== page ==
Relationship between MapReduce, Spark, YARN, and HDFS!
Relationship between MapReduce, Spark, YARN, and HDFS !
In Big Data era Hadoop is the de facto standard for developing of big data applications by using MapReduce framework. And Hadoop is composed of one or more master nodes and any number of slave nodes depends up on the data needed. Hadoop simplifies distributed applications by saying that the data center is the computer, and by providing map () and reduce () functions that allow application developers or programmers to utilize those data centers. Hadoop implements the MapReduce paradigm efficiently and is quite simple to learn; it is a powerful tool for processing large amounts of data in the range of terabytes and petabytes.
Apache Hadoop is a well know and de-facto framework for processing large Big data sets through parallel & distributed computing. YARN(Yet Another Resources Negotiator ) allowed Hadoop to evolve from a simple MapReduce engine to a big data ecosystem that can run heterogeneous (MapReduce and non-MapReduce) apps concurrently or we can call YARN takes Hadoop to next level.
Both Hadoop and Spark framework are open source and enable us to perform a very huge volume of computations and data processing in distributed environments.
And these frameworks implements scale-out methods to address the scalability problem which is efficient. And they can be set up to run intensive computations in the MapReduce paradigm on thousands of servers. Spark’s API has a higher-level abstraction than Hadoop’s API; for this reason, we are able to express Spark solutions in a single Java driver class.
Hadoop and Spark are two different distributed software frameworks. Hadoop is a MapReduce framework on which we can run jobs by supporting the functions like map(), combine(), and reduce(). The MapReduce paradigm works well at one-pass computation it means map() function should be first and then reduce() function. But actually it is inefficient for multiple pass of data and algorithms. Also please note Apache Spark is not a MapReduce framework, but can be easily used to support a MapReduce framework’s functionality like map() and redcue() which has the proper API to handle map() and reduce() functions. The best of Spark design is it is not tied to a map phase and then a reduce phase. A Spark job can be an arbitrary DAG (directed acyclic graph) of map or reduce or shuffle phases. Spark programs may run with or without Hadoop, and Spark may use HDFS or other persistent storages like S3, CFS. In a nutshell, for a given Spark program or job, the Spark engine creates a DAG of task stages to be performed on the cluster, while MapReduce, on the other hand, creates a DAG with two predefined stages, map and reduce. Note that DAGs created by Spark can contain any number of stages. This allows most Spark jobs to complete faster than they would in MapReduce, with simple jobs completing after just one stage and more complex tasks completing in a single run of many stages, rather than having to be split into multiple jobs. As mentioned, Spark’s API is a higher-level abstraction than MapReduce. For example, a few lines of code in Spark might be equivalent to 30–40 lines of code in MapReduce.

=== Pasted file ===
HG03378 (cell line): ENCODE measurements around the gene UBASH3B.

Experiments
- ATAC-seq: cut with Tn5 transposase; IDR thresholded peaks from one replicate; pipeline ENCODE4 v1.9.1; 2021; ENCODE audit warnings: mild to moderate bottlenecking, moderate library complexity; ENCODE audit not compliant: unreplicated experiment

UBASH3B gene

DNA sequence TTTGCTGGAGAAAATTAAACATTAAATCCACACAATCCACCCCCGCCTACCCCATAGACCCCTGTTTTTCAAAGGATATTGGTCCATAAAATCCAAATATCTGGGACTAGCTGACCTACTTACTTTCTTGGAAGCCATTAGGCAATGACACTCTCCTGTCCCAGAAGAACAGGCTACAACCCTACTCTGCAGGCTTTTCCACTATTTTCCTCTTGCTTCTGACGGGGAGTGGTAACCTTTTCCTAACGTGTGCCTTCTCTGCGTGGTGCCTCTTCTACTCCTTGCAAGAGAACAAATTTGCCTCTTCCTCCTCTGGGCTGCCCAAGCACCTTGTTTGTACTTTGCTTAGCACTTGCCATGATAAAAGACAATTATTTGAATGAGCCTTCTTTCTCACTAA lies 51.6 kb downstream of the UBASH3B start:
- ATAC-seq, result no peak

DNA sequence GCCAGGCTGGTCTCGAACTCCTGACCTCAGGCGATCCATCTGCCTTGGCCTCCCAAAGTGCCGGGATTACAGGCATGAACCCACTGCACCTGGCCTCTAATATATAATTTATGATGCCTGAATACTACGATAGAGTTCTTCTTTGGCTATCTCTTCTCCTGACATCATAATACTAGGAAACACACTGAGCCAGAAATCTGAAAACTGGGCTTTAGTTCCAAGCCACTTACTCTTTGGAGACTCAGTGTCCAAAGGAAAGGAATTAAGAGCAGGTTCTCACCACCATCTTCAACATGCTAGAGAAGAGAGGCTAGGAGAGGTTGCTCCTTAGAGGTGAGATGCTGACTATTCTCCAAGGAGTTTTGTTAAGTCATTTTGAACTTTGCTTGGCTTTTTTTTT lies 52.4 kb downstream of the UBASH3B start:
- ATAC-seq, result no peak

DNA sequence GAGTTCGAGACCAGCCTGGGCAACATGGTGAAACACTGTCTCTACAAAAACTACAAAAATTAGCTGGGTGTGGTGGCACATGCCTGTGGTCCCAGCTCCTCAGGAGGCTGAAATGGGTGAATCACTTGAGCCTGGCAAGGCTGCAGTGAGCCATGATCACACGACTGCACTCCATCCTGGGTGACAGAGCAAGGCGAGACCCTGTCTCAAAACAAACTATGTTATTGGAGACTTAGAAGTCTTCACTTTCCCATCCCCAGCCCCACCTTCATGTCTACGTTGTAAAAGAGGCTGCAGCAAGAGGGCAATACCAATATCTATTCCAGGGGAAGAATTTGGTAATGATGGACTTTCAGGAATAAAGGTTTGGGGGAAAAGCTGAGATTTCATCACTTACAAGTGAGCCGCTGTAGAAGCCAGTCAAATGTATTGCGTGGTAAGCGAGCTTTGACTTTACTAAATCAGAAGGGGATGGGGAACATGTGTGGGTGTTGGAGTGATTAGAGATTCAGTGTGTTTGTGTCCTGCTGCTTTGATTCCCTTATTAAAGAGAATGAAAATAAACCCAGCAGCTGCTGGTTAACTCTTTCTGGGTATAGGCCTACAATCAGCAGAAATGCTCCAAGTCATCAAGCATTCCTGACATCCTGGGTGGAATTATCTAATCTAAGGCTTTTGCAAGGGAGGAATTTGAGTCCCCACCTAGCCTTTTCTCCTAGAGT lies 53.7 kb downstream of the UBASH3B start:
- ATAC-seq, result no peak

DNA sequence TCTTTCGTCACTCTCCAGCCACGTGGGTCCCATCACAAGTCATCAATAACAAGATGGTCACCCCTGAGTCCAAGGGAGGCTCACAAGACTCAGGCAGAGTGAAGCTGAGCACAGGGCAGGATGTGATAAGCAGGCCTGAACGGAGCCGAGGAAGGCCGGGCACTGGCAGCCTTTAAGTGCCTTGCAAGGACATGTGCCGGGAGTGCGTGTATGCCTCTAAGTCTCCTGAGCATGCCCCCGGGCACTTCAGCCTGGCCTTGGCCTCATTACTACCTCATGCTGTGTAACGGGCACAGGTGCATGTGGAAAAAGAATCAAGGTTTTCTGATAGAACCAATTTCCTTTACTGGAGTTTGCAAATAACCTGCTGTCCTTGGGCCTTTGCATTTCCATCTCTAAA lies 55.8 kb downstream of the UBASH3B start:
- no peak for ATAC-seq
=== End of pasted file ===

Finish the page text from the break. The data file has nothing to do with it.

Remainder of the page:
Even though frameworks such as Hadoop and Spark are built on a shared-nothing paradigm, they do support sharing immutable data structures among all cluster nodes. In Hadoop, we may pass these values to mappers and reducers via Hadoop’s Configuration object and in Spark, we may share data structures among mappers and reducers by using Broadcast objects. In addition to Broadcast read-only objects, Spark supports write-only accumulators.
So now list outs the benefits for big data processing by Hadoop and Spark are Reliability, Scalability, Distributed processing, and Parallelism.
Both Hadoop and Spark provide more than map() and reduce() functionality and both provide plug-in model for custom record reading, secondary data sorting, and many more. A 100 feet view of the relationship between MapReduce, Spark, YARN, and HDFS is depicted in below picture.
This relationship shows that there are many ways to run MapReduce and Spark using HDFS (and non-HDFS filesystems). So MapReduce refers to the general MapReduce framework paradigm and Spark refers to a specific implementation of Spark using HDFS as a persistent storage or a compute engine . Spark can run without Hadoop using standalone cluster mode, which may use HDFS, NFS, and any other persistent data store. Spark can run with Hadoop using Hadoop’s YARN or MapReduce framework.
Let’s now quickly list out the major applications can be built using MapReduce, and Spark. They are Query log processing, Crawling, indexing, and search, Analytics, text processing, and sentiment analysis, Machine learning, Recommendation systems, Document clustering and classification, Bioinformatics, and Genome analysis.
Reference – Data Algorithms, Mahmoud Parsian and big data community.
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